If you thought you had a name before arriving in Africa you were absolutely wrong as according to most African traditions you only can be madame or monsieur Cadeau, Bonbon Bic, or directly madame L‘argant!
Some fellow traveler once said: “if I knew those tourists who give away all these little and apparently harmless gifts to the kids I know what I would do to them”! As tough as it may sound but you cannot imagine the hard time you´ll have in Africa being stopped at every little step you take and asked by the kids for a “cadeau” –gift in French-, “bonbon” –sweet- or a Bic. They would not let you go off that easily no matter how hard you try. Once and after hours of bad tracks, tropical heat, sand and sweat we got to a remote village which was the gateway to a secluded waterfall. Naturally we had to do some more tracks riding randomly through the fields and the bush in order to find the waterfall which was not signposted. At some point we stopped to ask the locals. Without any hesitation they assigned a little barefoot kid to show us the way. By the time we got to the waterfall there were more than 10 wild creatures running around the bike, pushing from the back, jumping in front of it, trying to move the stir wheel while we were riding at a slow pace or sounding the claxon. Luckily we got there with no casualties but once there at the foothill of the amazing cascade they started to ask unanimously for a little compensation looking expectantly at our big bag as if it was full of bonbons and bic!.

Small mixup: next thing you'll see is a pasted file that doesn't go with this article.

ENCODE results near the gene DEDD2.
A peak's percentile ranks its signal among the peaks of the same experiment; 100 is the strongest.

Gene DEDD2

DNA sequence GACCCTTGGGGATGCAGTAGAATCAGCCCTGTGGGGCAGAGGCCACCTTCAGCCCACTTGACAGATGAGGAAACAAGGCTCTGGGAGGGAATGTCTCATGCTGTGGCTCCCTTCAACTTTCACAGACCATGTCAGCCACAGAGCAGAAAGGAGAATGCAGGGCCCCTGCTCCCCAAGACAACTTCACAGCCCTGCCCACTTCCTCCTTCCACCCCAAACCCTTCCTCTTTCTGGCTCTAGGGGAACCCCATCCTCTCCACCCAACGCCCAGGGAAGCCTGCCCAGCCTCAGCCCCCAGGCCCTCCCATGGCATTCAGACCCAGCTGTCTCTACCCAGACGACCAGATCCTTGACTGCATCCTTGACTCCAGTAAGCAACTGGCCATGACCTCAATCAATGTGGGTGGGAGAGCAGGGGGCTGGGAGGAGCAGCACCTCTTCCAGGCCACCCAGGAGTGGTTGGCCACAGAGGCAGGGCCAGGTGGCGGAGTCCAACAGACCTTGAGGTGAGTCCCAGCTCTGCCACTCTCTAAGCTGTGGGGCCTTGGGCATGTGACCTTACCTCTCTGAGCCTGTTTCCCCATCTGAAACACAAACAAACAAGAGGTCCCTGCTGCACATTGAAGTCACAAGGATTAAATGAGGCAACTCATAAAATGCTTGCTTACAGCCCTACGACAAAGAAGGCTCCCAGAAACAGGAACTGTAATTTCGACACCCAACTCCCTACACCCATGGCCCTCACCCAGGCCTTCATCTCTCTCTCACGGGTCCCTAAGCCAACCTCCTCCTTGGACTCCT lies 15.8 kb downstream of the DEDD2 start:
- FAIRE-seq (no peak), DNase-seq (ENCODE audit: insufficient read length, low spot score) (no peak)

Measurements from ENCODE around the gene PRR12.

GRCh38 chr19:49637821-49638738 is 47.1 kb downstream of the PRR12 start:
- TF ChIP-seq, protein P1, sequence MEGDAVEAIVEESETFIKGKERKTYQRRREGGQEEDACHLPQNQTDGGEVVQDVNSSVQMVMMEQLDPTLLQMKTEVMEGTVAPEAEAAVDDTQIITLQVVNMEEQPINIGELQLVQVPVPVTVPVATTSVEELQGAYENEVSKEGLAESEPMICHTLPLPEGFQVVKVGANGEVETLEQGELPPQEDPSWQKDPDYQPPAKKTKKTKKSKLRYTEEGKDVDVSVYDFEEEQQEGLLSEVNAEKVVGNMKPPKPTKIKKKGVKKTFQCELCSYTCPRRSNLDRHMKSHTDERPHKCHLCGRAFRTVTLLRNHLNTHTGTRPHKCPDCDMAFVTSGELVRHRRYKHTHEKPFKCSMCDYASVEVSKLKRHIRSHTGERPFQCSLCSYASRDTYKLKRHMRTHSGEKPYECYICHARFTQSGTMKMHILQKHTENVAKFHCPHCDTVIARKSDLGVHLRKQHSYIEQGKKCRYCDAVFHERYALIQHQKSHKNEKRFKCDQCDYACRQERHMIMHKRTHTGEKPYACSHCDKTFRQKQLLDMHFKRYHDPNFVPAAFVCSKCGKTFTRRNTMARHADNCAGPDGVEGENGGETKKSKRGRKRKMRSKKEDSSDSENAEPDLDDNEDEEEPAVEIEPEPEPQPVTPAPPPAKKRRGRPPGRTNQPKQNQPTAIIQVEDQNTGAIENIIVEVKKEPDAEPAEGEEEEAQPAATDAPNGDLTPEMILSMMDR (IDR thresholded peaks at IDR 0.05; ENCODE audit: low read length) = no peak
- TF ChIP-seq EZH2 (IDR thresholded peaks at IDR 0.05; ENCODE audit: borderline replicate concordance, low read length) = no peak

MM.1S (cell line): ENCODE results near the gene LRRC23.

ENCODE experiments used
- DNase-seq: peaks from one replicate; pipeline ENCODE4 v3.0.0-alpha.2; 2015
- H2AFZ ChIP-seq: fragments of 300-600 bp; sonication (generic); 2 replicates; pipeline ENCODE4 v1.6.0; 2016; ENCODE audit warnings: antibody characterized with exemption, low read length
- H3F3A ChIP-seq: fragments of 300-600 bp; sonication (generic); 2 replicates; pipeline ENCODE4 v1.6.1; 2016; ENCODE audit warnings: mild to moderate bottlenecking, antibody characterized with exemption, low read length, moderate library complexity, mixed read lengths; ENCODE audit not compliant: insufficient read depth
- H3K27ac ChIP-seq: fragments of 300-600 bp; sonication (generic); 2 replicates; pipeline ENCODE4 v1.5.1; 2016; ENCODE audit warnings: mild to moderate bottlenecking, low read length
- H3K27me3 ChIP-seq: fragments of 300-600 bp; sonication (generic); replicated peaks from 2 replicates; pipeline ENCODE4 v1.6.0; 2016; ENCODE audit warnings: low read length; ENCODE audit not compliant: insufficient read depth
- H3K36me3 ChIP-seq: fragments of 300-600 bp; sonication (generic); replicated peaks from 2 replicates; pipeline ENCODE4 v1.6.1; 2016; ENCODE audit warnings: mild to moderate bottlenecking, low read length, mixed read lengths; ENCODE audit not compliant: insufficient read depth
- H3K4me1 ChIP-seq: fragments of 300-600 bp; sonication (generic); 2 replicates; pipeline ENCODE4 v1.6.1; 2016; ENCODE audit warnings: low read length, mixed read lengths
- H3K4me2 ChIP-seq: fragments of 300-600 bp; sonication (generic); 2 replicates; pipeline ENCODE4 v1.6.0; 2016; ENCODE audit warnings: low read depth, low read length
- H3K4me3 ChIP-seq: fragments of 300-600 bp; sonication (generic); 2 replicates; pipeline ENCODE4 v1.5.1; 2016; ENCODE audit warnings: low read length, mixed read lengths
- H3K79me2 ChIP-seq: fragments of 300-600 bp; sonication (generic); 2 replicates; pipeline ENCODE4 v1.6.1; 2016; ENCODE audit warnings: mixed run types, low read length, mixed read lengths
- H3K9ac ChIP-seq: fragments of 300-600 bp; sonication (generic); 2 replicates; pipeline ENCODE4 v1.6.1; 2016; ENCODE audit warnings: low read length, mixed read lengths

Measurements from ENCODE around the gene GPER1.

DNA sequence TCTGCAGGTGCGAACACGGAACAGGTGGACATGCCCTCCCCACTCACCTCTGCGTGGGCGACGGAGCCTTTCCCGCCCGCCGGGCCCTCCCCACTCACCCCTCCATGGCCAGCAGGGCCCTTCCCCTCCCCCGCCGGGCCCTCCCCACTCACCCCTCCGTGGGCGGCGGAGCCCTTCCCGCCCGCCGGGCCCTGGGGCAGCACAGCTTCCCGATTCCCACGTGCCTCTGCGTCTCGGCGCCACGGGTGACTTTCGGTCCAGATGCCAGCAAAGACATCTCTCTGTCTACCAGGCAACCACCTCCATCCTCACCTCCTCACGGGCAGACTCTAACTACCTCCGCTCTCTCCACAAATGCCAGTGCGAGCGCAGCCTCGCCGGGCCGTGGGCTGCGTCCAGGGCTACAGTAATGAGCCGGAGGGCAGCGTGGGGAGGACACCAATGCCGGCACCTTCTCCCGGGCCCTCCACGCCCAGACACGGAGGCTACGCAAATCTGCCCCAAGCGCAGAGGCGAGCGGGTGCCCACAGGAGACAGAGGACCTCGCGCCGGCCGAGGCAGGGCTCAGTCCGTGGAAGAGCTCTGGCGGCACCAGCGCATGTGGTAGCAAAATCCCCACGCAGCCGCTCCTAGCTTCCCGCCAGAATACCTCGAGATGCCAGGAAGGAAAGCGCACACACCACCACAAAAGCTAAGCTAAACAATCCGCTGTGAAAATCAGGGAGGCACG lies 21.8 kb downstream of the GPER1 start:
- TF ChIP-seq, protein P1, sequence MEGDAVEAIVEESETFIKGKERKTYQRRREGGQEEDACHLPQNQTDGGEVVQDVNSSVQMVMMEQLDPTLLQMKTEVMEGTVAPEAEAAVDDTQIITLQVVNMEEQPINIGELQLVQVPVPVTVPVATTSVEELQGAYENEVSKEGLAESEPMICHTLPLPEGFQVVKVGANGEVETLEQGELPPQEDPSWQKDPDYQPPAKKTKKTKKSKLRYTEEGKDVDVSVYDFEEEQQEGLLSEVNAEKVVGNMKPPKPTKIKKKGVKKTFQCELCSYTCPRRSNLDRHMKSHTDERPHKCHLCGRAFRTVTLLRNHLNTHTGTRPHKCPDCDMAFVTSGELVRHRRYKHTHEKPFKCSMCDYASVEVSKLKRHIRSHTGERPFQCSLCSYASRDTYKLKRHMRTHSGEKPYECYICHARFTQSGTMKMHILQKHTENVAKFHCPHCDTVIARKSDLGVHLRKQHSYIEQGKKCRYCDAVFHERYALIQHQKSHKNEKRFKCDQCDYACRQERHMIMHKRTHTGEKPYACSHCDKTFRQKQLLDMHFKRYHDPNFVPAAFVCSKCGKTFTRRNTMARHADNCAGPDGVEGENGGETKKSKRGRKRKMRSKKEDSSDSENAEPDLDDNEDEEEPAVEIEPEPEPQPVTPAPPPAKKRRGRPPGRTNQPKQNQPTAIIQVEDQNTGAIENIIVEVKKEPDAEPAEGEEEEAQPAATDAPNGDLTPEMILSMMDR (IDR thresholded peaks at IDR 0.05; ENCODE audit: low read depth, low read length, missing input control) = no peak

Children in Dogon Country

It always made me feel like Messiah in his mission to spread God´s word across the world. No matter how remote and isolated the villages are strangely enough they always know that one day the white man would arrive and will bring god´s word or at least some bonbons or Bic!
At another occasion and in order to avoid the midday heat we settled out quite early in the morning. At 7 am we stopped to take some pictures of the amazing Baobab trees standing along the road. I was approached by two beautiful young girls with a big and shy smile. After a brief exchange of smiles and after I asked them for the water well to get some water it came out that they did not know any French or what so ever but they knew exactly how to ask for “l’argant” –money in French- as that´s what they did. Let´s call it practical French rather than survival French since nobody would ever survive only on bonbons and cadeaux!


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